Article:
Personally, I had no idea that David was on the run from Saul for so long or any idea about what happened to Saul. I’ll be honest, I hadn’t heard much about Saul at all, really. Not sure why. I mean, it turns out that he was kind of a big deal for a while.
So here we have David listening to God and doing good things while Saul chases him around.
The first part sounded like the plot of a cartoon. Saul uses the bathroom in the very cave that David and his men are hiding in. David gets close enough to Saul to kill him but gets a bad feeling about it and decides not to kill him.
So they talk and part peacefully….
The chapter opens with the death of Samuel but focuses on Abigail. Abigail is a woman who pays homage to David before he comes up against her husband who had just been rude and insulting to him.
Okay, so there’s no specific note in my study Bible that says that David is asking to be paid protection money, but the exchange sure sounds like it. The men were even instructed to remind Nabal, Abigail’s husband, that their servants and livestock had been safe the whole time David’s men were with them. Sounds like David protected them and then asked for some food in exchange for that service, but Nabal not only refuses but gets insulting and rude.
David’s reaction is to arm up with his men and go down there to kill every man but Abigail had already prepared and sent the required payment. She also went behind it and pretty much begs forgiveness for the slight of her husband and is given it. She assessed the situation pretty perfectly all the way around, I have to say, and her actions stopped the slaughter.
She gets home and the husband is drunk and having a party, probably pretty satsified with himself and not knowing what was about to befall him. She decides to leave the argument for later and waits to tell him until the morning. When she does tell him, “his heart died within him” and turns to stone for ten days. Then he dies after “the Lord struck Nabal”.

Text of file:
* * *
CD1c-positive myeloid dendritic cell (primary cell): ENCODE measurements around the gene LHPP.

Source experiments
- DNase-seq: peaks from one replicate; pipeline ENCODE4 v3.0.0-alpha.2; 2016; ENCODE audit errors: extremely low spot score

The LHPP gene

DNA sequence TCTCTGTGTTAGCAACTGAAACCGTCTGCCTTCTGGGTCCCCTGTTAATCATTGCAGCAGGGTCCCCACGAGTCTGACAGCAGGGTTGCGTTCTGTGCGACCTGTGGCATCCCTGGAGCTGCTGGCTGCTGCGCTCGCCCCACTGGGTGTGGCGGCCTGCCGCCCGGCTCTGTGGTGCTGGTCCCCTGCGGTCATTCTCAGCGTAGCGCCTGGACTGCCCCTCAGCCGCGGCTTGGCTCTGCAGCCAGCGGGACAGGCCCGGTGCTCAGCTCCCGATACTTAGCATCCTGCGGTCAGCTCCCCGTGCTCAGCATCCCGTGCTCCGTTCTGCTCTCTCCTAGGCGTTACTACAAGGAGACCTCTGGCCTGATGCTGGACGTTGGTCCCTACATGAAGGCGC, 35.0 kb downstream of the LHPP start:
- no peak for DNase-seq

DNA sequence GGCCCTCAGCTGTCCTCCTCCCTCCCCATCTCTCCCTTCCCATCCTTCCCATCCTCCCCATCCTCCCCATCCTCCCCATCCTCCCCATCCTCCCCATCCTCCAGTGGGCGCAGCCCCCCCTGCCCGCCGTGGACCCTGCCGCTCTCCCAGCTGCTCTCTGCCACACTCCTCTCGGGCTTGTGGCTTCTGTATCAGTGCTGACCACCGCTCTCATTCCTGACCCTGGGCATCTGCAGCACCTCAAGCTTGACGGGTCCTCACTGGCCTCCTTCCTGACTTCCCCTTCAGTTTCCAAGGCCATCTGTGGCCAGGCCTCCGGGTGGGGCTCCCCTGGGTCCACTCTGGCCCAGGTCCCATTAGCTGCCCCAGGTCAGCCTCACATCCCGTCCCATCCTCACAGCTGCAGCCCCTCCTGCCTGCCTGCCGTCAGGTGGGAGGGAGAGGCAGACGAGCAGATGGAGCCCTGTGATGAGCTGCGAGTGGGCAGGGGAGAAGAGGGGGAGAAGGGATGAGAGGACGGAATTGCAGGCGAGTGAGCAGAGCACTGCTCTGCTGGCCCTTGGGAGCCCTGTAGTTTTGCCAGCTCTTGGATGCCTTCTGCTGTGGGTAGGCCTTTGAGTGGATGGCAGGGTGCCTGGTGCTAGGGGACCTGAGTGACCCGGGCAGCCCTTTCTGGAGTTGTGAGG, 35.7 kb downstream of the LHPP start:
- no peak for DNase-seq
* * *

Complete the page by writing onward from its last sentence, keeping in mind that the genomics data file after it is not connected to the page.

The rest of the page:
This, of course, leaves Abigail available and David takes her and Ahinoam as wives. Saul has already given his first wife, Saul’s daughter Michal, away to someone else. Again, issues, but I’ve expalined them already.
David catches up to Saul again and is again given the opportunity to kill Saul while he was unsuspecting, but he doesn’t do it, even reprimanding the guy who should have been standing watch over Saul.
They part again peaceful with mutual blessings. But wasn’t Saul not supposed to be chasing him again? Not good at keeping his word, but this was the whole problem God had with him in the first place as the king. He doesn’t do what he’s told or what he says he’ll do.
David decides to leave Israel after that. Maybe he feels like Saul can’t follow him into another kingdom without raising suspicion from whoever runs that land. Saul is a little reckless, so it could have gone either way, but he does decide not to chase David for real this time.